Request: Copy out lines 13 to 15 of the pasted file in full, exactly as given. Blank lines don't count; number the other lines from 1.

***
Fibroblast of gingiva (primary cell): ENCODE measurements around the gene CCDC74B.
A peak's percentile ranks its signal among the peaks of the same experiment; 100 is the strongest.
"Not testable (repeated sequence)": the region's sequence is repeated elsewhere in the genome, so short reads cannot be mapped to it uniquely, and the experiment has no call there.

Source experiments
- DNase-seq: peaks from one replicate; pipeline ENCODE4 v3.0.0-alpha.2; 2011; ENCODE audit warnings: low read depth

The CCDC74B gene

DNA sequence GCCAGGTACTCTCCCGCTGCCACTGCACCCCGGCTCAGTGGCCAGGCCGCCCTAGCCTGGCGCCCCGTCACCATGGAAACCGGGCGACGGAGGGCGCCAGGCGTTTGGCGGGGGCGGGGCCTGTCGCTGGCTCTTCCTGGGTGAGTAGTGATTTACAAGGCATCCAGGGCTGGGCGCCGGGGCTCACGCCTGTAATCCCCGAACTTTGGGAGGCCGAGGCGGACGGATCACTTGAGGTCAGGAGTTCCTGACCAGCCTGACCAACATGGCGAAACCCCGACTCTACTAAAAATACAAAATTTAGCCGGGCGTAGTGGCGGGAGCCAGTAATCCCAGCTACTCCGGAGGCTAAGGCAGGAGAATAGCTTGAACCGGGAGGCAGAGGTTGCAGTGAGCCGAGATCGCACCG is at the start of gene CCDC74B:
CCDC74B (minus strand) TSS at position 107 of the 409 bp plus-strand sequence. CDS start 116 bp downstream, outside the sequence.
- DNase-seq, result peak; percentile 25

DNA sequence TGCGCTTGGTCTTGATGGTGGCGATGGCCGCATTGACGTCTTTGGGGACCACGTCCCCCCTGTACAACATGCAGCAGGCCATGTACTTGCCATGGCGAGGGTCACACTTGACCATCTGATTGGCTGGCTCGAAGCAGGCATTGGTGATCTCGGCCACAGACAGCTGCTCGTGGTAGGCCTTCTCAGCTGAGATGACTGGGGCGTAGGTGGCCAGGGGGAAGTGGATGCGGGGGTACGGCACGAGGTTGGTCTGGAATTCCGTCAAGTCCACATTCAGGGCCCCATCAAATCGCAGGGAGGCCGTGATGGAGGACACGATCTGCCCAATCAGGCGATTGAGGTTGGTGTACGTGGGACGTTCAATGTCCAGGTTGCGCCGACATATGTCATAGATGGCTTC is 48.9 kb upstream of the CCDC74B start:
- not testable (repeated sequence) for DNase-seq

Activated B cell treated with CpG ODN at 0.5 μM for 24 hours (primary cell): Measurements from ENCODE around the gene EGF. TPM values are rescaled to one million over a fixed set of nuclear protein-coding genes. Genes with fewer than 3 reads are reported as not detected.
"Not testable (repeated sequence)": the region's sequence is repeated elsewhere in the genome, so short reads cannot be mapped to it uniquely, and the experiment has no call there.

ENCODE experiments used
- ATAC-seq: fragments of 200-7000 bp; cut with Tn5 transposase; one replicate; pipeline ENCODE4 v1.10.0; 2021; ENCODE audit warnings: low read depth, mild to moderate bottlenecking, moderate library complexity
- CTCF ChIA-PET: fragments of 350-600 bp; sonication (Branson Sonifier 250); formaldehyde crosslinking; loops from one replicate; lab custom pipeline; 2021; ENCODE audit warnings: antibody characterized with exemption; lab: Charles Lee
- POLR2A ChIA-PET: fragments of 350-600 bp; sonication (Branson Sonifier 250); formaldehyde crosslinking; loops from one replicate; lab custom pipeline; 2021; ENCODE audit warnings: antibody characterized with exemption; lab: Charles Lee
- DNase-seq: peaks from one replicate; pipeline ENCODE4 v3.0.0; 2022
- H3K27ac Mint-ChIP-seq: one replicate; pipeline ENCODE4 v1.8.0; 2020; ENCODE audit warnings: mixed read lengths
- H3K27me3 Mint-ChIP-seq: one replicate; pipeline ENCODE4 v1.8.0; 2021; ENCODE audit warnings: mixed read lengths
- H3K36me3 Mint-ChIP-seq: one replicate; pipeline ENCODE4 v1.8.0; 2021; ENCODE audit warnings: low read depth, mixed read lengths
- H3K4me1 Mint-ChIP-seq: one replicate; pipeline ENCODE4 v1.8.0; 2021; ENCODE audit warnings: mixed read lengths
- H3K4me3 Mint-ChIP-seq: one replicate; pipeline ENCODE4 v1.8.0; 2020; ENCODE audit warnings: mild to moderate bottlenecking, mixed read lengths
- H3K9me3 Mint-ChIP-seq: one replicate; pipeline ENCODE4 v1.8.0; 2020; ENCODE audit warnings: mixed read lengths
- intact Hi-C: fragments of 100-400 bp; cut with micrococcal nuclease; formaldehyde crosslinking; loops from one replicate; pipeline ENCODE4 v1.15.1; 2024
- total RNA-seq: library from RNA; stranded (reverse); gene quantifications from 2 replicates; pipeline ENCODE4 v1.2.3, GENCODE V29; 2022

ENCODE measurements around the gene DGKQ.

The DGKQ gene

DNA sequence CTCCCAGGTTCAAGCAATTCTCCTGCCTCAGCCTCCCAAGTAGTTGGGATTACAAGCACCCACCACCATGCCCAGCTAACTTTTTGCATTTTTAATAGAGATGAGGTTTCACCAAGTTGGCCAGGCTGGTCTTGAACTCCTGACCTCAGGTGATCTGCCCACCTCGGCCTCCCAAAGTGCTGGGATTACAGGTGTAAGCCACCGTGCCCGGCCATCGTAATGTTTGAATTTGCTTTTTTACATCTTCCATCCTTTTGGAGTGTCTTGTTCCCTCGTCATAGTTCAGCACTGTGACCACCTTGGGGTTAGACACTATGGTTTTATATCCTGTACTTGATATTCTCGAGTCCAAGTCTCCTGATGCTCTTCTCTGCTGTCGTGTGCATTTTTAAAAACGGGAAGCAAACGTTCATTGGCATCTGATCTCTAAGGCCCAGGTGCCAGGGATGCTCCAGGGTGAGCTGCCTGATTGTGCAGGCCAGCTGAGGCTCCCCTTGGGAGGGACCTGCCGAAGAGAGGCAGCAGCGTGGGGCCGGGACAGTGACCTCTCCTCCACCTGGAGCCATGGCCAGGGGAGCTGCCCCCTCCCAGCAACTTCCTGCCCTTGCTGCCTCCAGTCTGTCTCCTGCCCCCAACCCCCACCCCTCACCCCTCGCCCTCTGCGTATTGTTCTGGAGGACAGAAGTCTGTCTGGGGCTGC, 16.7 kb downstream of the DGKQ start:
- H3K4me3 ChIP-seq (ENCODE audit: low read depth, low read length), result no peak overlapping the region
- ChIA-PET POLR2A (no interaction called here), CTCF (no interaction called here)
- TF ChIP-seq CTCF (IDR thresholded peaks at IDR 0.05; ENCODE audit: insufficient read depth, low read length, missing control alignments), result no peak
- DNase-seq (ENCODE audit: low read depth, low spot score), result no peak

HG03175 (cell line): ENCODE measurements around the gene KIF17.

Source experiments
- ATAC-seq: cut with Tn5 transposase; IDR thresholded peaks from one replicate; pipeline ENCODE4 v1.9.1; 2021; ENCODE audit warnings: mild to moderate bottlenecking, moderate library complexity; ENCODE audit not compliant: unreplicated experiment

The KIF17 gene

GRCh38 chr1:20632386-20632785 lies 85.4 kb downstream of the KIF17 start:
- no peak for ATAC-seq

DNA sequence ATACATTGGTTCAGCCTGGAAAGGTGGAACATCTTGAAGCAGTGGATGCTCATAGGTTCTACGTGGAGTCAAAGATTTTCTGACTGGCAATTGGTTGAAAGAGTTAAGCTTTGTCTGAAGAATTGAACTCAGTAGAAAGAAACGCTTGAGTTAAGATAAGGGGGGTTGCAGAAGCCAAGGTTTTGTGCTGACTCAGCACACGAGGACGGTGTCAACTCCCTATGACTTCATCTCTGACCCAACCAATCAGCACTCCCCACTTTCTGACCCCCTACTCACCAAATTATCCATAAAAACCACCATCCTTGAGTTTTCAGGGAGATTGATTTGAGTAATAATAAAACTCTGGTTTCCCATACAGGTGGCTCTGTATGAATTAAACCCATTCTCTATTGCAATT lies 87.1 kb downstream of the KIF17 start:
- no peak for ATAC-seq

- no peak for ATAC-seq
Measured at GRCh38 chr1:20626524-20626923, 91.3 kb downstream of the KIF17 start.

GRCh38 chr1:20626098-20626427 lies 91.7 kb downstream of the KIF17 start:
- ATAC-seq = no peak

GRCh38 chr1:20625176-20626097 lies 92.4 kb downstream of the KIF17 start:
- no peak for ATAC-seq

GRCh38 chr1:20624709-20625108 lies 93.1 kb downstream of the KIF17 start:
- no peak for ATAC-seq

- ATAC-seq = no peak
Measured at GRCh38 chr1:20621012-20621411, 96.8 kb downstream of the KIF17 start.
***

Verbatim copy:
"Not testable (repeated sequence)": the region's sequence is repeated elsewhere in the genome, so short reads cannot be mapped to it uniquely, and the experiment has no call there.

ENCODE experiments used
- ATAC-seq: fragments of 200-7000 bp; cut with Tn5 transposase; one replicate; pipeline ENCODE4 v1.10.0; 2021; ENCODE audit warnings: low read depth, mild to moderate bottlenecking, moderate library complexity